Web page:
It’s just as easy for me to say “Hey folks” as it is to say “Hey guys”. It took maybe… a week to make that change? If that means that people that I like, in say a Slack chatroom or in a group, don’t feel for thirty seconds that I think they shouldn’t be there… you know, why not make the change?

Paul
Yeah!

In whatever small way, too. Usually the exclusion that people feel from these types of words isn’t a slap in the face immediately. It’s often death by 10,000 papercuts.

Erin
Yeah, it’s like you get an invitation to the company Christmas party, and it says you can bring your wife. I’m like, “Ok!”

Paul
(laughs)
“Maybe I will.”

Erin
I’m going to have to make some significant lifestyle changes for that to happen, but you know, all right.

You know that big campaign that went on a couple of weeks ago? This is what an engineer looks like. #ILookLikeAnEngineer.

Paul
Oh, that was super cool.

Erin
I saw this great Tweet, and I’d have to dig it up, but it was something like, “If you don’t think an engineer looks like me, then you have an insufficiently well developed model of engineer.”

Paul
Nice.

Erin
Maybe what’s causing a lot of this kind of push back is people being uncomfortable. Not being the center of universe, and the default. It IS uncomfortable not being the default.

But, you grow a lot more, and you learn a lot more when you look at things from outside your own point of view.

Paul
Yup, the uncomfortable things and the most useful things tend to live in that same set. Uncomfortable and useful overlaps pretty heavily, I find.

Just to sum up your recommendations, there are two good angles to look through for whether a thing is worth renaming.

  1. How difficult is it for you to switch? (e.g. Guys to Folks)
  2. How big of an impact does it have on the world around you, potentially?

It’s not the impact that it has on every person, it’s the potential impact. You know, 50% of the people you interface with is a pretty big deal through that lens.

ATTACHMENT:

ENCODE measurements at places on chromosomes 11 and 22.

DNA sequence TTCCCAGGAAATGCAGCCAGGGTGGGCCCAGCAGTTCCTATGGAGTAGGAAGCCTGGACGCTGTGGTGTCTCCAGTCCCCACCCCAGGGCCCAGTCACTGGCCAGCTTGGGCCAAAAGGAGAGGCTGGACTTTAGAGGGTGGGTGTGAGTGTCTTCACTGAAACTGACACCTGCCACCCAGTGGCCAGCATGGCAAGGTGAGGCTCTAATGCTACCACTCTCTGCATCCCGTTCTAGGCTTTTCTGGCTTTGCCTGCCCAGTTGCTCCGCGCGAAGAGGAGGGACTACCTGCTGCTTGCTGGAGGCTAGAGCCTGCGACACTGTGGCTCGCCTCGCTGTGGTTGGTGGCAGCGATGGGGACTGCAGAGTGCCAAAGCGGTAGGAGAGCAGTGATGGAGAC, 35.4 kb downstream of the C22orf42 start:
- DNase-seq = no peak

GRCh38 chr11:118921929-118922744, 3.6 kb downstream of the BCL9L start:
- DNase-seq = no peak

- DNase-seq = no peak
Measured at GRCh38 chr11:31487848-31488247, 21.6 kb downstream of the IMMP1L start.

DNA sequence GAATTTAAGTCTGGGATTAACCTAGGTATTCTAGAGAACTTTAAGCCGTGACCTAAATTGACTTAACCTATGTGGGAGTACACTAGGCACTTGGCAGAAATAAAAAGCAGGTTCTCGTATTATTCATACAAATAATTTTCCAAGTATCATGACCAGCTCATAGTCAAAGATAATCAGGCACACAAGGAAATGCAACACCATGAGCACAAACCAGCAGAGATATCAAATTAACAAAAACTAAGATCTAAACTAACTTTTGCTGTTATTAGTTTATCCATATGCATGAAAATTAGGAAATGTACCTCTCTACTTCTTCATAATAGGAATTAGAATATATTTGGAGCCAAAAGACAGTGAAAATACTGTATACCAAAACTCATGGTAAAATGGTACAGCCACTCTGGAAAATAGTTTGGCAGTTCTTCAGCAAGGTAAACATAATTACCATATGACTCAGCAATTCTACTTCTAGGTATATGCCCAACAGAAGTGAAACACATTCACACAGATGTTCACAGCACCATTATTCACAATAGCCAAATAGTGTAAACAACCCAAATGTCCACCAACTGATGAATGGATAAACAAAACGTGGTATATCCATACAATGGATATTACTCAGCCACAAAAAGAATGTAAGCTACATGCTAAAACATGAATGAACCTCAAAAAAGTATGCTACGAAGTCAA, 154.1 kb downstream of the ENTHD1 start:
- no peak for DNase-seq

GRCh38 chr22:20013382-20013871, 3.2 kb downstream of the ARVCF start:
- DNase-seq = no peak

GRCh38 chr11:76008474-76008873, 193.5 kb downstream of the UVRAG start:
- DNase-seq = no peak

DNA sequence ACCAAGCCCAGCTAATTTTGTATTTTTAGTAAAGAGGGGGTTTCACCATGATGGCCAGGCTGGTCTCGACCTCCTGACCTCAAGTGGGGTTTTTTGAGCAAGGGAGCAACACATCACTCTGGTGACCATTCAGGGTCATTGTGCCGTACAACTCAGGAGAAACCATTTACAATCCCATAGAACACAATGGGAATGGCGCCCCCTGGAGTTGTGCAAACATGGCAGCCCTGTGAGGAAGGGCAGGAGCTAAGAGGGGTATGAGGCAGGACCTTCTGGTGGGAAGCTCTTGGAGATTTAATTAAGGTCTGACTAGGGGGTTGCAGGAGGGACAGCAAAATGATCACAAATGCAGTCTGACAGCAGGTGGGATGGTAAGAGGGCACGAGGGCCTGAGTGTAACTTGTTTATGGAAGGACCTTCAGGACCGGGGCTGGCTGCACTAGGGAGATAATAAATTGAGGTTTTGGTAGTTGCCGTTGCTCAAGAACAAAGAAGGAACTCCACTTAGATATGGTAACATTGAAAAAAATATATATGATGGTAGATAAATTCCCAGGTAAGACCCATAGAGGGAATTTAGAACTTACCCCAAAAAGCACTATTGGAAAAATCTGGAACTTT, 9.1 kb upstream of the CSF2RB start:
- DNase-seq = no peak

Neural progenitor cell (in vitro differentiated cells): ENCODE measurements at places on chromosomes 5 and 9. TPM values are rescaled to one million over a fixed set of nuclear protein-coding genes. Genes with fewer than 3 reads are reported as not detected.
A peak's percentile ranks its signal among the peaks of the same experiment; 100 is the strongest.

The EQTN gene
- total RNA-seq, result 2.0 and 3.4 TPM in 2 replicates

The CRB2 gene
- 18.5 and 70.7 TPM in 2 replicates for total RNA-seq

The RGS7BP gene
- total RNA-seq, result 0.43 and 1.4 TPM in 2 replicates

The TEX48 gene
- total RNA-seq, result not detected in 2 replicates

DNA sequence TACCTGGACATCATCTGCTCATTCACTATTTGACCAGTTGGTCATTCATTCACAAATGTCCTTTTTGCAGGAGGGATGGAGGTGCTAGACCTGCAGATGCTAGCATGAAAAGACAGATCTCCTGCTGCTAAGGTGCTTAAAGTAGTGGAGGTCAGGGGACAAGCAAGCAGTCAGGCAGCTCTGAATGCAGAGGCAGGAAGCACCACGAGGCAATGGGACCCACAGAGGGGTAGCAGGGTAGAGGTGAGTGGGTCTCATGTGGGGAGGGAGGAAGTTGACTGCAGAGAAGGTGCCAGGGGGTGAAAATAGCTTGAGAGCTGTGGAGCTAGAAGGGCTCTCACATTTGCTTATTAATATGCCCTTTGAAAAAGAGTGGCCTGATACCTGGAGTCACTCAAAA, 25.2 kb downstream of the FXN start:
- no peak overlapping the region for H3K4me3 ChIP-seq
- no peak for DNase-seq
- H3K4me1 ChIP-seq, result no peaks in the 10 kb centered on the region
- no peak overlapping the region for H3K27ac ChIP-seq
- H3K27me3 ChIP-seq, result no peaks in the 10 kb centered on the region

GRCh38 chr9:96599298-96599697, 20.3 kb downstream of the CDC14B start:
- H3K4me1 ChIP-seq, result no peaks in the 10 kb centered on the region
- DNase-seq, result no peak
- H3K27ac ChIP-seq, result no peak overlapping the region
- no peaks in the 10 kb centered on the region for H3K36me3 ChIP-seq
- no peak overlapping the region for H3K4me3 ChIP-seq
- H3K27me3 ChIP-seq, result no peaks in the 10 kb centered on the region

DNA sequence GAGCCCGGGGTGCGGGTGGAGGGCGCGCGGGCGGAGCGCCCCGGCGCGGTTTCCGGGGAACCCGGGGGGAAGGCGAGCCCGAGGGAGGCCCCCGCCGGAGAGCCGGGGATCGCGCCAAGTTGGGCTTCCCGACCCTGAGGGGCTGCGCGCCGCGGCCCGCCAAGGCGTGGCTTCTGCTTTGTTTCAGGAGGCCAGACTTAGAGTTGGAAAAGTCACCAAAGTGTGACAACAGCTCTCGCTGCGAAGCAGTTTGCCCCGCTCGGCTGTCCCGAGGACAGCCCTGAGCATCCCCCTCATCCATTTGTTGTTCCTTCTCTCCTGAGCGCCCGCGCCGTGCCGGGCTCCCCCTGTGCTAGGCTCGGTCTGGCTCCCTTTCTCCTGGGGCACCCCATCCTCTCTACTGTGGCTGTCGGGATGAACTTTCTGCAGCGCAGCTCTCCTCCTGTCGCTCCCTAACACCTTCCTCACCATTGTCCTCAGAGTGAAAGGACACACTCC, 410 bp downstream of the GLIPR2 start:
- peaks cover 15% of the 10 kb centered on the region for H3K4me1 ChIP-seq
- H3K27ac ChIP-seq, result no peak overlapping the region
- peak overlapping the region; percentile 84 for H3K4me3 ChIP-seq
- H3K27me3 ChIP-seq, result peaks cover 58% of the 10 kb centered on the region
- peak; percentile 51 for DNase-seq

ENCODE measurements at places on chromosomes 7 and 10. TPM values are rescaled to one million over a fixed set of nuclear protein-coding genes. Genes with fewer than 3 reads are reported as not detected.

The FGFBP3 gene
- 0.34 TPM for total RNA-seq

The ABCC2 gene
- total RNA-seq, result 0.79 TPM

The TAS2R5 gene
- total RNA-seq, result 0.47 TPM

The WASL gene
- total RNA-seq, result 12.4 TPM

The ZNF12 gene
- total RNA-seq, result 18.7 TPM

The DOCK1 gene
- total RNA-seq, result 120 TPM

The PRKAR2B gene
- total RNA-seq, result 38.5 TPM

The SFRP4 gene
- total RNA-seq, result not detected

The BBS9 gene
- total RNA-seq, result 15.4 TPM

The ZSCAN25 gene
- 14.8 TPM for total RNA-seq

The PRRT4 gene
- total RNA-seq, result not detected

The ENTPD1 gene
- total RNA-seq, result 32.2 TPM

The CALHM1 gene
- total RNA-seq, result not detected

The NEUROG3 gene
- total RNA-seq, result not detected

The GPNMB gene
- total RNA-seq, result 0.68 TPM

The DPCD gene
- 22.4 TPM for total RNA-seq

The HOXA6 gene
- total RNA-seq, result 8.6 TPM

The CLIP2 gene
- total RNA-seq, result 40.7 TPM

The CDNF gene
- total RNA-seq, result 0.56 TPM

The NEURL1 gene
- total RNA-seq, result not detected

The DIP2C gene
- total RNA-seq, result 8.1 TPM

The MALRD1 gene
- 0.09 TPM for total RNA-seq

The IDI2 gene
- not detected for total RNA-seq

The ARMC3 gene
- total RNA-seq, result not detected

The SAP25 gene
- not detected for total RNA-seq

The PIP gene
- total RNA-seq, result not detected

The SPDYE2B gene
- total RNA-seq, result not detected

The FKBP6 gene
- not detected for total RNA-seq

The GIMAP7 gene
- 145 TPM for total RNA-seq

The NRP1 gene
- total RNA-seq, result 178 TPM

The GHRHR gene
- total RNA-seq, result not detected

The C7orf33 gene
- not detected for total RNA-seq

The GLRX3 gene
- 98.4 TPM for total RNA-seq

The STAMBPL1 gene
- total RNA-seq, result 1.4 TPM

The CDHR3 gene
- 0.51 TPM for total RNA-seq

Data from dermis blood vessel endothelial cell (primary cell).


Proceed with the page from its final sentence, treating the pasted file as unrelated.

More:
The reality is a small subset is actually influenced. But, small subsets add up over time.

Erin
Yes, and also you have to think about the overlap of subsets. So, let’s say that I have a lot of…

Actually there are some terms in English, where red-headedness is treated as a proxy for wrongness. Like being treated like a red-headed step child. Right?

I think most people with red hair today would not necessarily consider that a slur. But, when you use terms that singles people out for what they are instead of what they do, anybody who is in anyway different thinks, “Oh, ok… what are they saying when I’m not around?”

I think in general, keep away from terms that are about what people are rather than what people do.

Paul
That’s a good rubric for method names, as well.

Erin
Yes! I mean, philosophically at the end of the day we only are what we do, right?

Paul
This is getting very existential.

Erin
Just in general, if you have the choice to be a jerk or not be a jerk… you might as well, not.

Life is too short to be a jerk.

Paul
Agreed.

To close, what’s the worst offender you’ve run across in computing? The worst word for describing something?

Erin
Oh, that’s a tough question.

Honestly, I feel like the mental model for the callback messed me up for a long time.

I don’t see a lot of people that are like, “callbacks came down from the mount on tablets, and we have to keep that forever.”Erin McKean

Paul
That’s a big one!

Erin
It just didn’t match up with my mental model. I tend to think of functions as spitting their output into other functions. Kind of like leaping fish. But a callback? Ugh.

That’s why I love promises as a mental model. I think people understand a promise more.

Paul
Oh yeah it fits perfectly.

Erin
They understand the delayed asynchronous is just ‘later’… Unless they’re toddlers, which do not understand ‘later’. People understand the output of a promise more than they do a callback.

Paul
Callback is interesting because these phrases around callbacks have crept up. Like, Callback Hell. Which kind of says something.

Erin
Mm-hmm.

You know Javascript takes a lot of guff for stuff like that. I know that it was originally done as like, an all nighter. There were a lot of pressures around the creation. But, that one messed me up for a long time.

Paul
Right.

Erin
I don’t see, maybe I’m not looking in the right place, but I don’t see a lot of people that are like, “callbacks came down from the mount on tablets, and we have to keep that forever.”

Paul
Yeah, most people seem quite happy that Promises are a core part of ECMAscript 6.

Erin
Yeah! I think the promise of promises is a nice one.

Paul
Cool, anything else you’d like to say as we wrap up?

Erin
I don’t think you can have it both ways. I don’t think you can say words don’t really matter, and then make a fuss when someone asks you to change words.

Paul
Right on. Well thanks! This is super useful.

Erin
You’re welcome!